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About Louis C. Midgley

Louis Midgley (PhD, Brown University) is an emeritus professor of political science at Brigham Young University. Dr. Midgley has had an abiding interest in the history of Christian theology. He wrote his doctoral dissertation on Paul Tillich, the then-famous German-American Protestant theologian and political theorist/religious-socialist activist. Midgley also studied the writings of other influential Protestant theologians such as Karl Barth. Eventually he took an interest in contemporary Roman Catholic theology, and was also impacted by the work of important Jewish philosophers, including especially Leo Strauss and his disciples.

Careless Accounts and Tawdry Novelties

Review of Lofte Payne. Joseph Smith the Make-Believe Martyr: Why the Book of Mormon Is America’s Best Fiction. Victoria, BC, Canada: Trafford Publishing, 2006. xxi + 331 pp., with appendix and index. $23.10 (paperback).

Abstract: The faith of Latter-day Saints is rooted in Joseph Smith’s recovery of the Book of Mormon, which presents itself as an authentic ancient text and divine special revelation. Book-length efforts to explain away these two grounding historical claims began in 1834, and have never ceased. They are often the works of disgruntled former Saints. In 1988 Loftes Tryk self-published an amusing, truly bizarre, seemingly countercult sectarian account of the Book of Mormon. In 2006, now under the name Lofte Payne, he again opined on Joseph Smith and the Book of Mormon. He discarded the notion that Joseph Smith was a demon. He now claims that the Book of Mormon was Joseph’s sly, previously entirely unrecognized covert effort to trash all faith in divine things. In this review, Payne’s explanation is compared and contrasted with books by Alan D. Tyree, a former member of the RLDS First Presidency, and Dale E. Luffman, a recent Community of Christ Apostle, as well as that of Robert M. Price, a militant atheist, and Grant Palmer, and also the Podcraft of John Dehlin, all of whom have in similar ways opined that the Book of Mormon is frontier fiction fashioned by Joseph Smith from ideas floating around his immediate environment. Continue reading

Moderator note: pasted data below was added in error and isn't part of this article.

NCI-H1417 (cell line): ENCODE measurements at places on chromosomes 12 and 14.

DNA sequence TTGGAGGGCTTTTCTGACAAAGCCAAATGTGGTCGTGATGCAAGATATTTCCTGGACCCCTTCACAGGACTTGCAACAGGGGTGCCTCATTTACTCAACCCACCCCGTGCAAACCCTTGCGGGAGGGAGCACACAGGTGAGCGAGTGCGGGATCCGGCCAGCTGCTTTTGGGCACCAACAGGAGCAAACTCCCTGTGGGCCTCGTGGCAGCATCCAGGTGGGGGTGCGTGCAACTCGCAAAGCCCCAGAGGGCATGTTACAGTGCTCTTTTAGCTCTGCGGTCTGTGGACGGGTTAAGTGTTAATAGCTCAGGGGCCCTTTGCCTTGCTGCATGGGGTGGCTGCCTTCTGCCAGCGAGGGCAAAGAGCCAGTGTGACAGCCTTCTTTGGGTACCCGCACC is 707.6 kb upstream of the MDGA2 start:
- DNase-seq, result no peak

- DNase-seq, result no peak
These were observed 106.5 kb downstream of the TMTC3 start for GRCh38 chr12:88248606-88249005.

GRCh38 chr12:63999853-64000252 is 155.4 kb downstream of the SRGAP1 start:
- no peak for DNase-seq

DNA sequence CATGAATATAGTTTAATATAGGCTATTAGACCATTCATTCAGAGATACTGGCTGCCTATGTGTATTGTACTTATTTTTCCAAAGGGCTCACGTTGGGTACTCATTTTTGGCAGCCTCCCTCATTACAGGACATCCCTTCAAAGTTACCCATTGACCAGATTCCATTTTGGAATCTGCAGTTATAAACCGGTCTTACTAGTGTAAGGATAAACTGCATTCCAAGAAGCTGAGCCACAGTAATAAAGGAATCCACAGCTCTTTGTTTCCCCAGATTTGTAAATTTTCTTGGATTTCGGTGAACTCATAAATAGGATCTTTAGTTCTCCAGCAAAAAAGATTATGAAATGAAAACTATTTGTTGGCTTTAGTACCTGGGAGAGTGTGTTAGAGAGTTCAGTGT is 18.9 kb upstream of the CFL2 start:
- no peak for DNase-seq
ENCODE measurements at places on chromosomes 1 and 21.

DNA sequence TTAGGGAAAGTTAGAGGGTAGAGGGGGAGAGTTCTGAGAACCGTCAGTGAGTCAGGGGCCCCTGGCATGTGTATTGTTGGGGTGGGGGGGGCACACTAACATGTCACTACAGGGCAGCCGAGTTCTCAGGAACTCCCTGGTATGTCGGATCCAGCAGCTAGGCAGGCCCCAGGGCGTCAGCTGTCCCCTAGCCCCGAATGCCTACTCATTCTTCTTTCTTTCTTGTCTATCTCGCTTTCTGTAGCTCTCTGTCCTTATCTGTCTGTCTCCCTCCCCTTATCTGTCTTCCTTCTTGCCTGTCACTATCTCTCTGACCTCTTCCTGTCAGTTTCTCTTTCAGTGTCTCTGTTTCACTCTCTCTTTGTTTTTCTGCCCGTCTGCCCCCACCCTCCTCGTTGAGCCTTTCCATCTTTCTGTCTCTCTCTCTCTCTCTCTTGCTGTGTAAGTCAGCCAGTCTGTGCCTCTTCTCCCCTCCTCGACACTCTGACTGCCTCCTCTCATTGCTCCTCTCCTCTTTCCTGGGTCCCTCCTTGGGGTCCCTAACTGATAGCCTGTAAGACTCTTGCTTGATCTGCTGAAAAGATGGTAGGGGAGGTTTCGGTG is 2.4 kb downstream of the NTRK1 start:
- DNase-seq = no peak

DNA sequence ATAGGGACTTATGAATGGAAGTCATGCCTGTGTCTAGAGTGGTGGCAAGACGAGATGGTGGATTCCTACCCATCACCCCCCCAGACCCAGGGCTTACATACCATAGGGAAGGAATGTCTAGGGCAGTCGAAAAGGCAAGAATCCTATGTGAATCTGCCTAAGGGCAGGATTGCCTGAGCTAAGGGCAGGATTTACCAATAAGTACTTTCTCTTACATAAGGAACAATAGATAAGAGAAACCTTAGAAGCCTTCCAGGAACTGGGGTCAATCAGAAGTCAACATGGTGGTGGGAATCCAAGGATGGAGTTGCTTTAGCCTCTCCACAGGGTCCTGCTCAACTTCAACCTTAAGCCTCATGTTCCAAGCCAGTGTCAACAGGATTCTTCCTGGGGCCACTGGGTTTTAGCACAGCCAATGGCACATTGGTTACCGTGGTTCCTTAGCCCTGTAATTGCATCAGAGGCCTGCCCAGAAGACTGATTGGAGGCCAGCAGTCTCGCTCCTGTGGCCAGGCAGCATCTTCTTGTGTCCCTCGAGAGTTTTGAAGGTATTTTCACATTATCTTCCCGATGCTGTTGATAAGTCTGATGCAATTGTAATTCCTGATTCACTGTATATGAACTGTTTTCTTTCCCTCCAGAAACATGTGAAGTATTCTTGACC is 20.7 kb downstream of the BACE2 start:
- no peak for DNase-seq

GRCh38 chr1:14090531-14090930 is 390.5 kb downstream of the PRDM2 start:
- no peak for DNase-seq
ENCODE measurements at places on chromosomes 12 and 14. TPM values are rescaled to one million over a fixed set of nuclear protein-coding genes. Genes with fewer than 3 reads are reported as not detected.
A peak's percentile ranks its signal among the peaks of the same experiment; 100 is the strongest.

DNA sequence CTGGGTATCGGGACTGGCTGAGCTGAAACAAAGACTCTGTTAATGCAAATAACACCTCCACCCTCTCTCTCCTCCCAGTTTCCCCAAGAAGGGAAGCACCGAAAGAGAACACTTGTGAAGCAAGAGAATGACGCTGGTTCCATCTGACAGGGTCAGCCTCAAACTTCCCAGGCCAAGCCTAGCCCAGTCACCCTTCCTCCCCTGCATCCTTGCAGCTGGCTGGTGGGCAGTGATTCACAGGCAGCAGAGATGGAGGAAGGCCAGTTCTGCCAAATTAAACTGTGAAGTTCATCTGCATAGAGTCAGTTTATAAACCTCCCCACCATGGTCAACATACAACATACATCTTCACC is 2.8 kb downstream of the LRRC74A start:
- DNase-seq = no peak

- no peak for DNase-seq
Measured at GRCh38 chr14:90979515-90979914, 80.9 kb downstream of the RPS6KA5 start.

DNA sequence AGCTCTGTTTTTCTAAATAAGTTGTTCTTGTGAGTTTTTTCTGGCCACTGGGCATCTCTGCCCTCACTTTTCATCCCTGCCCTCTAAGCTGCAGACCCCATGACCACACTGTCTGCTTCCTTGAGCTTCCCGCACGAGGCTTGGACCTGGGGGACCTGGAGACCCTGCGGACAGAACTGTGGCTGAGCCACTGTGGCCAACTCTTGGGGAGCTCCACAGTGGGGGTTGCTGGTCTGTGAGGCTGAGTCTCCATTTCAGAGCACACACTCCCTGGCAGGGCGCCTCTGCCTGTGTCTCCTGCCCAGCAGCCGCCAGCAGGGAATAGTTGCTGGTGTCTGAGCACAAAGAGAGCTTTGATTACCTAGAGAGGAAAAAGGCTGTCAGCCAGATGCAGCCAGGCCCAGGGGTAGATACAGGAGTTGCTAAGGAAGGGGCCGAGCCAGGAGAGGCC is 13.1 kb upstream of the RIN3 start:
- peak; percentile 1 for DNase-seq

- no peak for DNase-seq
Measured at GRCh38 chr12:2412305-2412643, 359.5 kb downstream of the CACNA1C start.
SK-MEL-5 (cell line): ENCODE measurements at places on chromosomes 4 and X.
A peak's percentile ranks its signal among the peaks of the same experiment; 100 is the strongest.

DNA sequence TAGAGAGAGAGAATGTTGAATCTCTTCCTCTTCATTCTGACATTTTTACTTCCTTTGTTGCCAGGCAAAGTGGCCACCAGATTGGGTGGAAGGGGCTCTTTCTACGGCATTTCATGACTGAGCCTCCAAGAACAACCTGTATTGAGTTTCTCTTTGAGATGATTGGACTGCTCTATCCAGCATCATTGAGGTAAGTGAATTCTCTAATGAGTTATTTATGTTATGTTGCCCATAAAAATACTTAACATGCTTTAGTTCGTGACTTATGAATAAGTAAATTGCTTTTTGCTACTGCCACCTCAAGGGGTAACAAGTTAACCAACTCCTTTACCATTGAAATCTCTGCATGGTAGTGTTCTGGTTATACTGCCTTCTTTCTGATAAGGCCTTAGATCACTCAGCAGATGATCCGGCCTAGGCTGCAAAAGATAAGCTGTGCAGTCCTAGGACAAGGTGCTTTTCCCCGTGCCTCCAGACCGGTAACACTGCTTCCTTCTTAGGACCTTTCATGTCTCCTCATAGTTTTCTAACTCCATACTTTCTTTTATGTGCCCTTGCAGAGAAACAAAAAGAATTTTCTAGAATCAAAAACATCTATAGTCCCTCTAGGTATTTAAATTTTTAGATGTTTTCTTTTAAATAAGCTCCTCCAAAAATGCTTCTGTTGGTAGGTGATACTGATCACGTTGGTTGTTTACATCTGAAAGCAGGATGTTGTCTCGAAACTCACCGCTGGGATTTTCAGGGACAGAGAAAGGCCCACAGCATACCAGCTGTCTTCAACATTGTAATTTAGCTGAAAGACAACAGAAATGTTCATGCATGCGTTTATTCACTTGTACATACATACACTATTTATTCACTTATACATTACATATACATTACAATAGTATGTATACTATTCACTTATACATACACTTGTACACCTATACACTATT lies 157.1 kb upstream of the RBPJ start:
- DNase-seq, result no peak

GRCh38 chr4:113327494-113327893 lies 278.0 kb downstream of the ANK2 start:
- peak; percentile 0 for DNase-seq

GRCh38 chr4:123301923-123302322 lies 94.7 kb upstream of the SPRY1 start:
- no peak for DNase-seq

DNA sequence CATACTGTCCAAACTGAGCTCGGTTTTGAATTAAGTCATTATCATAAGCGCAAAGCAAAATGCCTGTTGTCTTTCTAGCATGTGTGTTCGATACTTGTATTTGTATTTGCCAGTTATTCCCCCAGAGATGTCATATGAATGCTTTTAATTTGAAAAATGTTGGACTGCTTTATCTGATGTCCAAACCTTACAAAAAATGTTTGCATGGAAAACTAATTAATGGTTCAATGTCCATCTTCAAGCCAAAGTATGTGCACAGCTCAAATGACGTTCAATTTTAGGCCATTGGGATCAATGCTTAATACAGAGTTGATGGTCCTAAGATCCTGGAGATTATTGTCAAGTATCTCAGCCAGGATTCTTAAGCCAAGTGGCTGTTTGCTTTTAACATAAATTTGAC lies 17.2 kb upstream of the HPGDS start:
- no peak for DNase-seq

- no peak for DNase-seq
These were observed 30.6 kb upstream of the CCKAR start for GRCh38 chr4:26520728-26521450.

The Māori Stairway to Heaven

A review of Jason Hartley. Ngā Mahi: The Things We Need to Do; The Pathway of the Stars. n.p.: Xlibris, 2013. 264 pp., no index. $23.00AUD (softcover).1

Jason Hartley’s book manifests a passion for alleviating the problem of Māori surging into the prisons of Aotearoa/New Zealand2 by restoring their old, traditional religious ethos and the social control that hinges on the recovery of the old belief that they are potentially noble children of God. In setting out his own disappointing discovery of the roots of both a growing problem and what he believes is the solution, he describes how he came to learn the arcane moral teachings, or old stories, that once buttressed Māori social order. For Latter-day Saints, he also demonstrates that for some Māori, despite much degradation, the Heavens are still open, just as they were when Latter-day Saint missionaries first encountered a people prepared for them and their message by their own seers, thus also implicitly challenging recent efforts to downplay or explain away the old stories as mere embellishments, wishful thinking, or an implausible founding mythology. Continue reading